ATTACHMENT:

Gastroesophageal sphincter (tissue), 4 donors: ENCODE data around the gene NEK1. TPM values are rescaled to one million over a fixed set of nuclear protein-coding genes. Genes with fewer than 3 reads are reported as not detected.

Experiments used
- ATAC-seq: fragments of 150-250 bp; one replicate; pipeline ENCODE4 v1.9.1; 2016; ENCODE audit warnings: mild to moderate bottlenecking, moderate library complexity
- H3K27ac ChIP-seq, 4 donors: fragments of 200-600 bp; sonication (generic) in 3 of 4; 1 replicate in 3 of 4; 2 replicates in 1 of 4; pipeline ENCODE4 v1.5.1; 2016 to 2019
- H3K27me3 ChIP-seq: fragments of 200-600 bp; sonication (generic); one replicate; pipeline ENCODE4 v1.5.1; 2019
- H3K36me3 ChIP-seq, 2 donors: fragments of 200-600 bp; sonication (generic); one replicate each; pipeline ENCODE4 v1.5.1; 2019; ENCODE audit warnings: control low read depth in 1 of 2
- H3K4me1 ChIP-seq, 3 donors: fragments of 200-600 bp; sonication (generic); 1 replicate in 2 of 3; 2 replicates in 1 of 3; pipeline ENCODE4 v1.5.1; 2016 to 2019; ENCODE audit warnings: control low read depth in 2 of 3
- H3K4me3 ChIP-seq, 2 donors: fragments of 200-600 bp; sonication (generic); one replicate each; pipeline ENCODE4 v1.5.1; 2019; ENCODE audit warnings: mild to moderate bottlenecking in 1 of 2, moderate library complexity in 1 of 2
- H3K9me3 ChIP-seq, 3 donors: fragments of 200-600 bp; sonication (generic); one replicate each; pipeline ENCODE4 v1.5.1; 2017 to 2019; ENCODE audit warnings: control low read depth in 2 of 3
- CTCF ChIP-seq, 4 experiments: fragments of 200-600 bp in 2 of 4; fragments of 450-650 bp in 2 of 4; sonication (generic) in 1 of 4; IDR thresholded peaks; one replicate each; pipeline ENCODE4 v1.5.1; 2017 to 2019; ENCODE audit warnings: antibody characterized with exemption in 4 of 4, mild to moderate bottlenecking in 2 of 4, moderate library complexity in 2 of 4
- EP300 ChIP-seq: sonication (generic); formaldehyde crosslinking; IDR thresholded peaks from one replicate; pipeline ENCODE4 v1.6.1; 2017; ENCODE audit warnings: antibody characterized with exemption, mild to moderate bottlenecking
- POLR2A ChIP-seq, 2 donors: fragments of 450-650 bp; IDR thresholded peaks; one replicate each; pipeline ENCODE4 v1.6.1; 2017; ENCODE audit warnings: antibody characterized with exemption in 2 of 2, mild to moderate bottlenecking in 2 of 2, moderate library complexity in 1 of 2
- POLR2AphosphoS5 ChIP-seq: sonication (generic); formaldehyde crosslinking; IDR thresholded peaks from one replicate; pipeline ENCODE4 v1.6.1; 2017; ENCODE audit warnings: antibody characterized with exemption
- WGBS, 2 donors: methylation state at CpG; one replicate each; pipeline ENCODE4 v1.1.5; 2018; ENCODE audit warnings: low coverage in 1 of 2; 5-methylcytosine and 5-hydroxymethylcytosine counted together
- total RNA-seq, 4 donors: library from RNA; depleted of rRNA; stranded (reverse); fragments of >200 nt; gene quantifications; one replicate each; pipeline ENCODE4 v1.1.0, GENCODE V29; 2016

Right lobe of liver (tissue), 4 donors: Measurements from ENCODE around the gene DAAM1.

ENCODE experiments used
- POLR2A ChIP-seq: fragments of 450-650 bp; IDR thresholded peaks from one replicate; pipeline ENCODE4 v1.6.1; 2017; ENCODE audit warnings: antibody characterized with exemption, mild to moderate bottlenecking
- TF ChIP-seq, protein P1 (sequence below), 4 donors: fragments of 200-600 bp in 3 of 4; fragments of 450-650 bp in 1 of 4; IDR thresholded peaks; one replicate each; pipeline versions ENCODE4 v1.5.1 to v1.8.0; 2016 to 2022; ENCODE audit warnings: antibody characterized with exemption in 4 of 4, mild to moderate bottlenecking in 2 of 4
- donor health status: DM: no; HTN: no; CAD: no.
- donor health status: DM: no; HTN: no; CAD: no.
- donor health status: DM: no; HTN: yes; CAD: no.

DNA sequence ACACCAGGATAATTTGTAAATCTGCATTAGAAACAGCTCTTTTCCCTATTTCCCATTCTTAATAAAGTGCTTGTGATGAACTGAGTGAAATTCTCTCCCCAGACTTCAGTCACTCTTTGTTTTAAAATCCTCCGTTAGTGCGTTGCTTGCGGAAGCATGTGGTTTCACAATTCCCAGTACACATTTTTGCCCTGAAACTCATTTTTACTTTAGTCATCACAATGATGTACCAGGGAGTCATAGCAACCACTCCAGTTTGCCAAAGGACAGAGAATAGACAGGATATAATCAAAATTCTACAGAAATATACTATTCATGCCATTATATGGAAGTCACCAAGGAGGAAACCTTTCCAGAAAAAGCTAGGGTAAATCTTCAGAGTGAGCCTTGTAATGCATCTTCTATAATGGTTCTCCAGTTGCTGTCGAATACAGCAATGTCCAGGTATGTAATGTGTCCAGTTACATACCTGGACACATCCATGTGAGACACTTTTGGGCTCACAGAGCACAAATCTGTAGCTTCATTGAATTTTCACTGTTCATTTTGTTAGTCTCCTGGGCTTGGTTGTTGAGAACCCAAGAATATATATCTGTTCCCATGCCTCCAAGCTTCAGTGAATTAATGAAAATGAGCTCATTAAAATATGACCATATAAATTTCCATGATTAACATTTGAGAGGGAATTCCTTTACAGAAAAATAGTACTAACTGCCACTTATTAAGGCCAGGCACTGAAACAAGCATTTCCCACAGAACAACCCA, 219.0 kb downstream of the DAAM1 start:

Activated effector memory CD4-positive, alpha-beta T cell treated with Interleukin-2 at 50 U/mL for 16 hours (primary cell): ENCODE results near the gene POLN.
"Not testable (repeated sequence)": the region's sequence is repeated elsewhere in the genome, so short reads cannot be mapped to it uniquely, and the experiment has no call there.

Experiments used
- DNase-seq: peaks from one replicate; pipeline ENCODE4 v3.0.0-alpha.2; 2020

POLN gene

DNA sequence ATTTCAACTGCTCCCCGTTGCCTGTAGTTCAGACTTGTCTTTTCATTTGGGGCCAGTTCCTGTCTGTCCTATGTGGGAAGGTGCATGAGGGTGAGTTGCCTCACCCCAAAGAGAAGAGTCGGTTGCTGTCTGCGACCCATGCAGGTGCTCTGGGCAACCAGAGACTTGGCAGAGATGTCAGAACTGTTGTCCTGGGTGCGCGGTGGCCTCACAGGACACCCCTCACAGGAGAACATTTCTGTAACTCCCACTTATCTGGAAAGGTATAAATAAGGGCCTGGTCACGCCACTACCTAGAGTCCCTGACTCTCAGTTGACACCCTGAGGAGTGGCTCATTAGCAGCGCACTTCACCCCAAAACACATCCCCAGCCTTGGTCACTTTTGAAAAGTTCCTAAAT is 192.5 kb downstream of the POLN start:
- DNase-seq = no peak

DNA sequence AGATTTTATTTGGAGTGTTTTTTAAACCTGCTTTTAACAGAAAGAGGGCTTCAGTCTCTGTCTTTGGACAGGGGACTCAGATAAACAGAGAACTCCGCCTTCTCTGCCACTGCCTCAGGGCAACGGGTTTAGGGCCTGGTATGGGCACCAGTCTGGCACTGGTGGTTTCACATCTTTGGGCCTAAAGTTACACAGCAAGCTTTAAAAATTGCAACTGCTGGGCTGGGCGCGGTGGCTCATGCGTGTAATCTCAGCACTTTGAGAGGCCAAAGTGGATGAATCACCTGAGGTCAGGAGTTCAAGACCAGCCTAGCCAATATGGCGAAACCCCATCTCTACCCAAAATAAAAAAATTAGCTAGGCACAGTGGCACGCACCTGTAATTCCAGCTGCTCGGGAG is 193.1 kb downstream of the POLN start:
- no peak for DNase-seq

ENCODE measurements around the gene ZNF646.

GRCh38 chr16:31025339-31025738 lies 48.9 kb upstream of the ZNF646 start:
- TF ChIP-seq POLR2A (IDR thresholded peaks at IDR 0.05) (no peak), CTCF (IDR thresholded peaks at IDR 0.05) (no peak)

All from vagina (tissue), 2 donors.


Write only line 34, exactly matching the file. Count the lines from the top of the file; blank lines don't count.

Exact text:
GRCh38 chr16:31025339-31025738 lies 48.9 kb upstream of the ZNF646 start: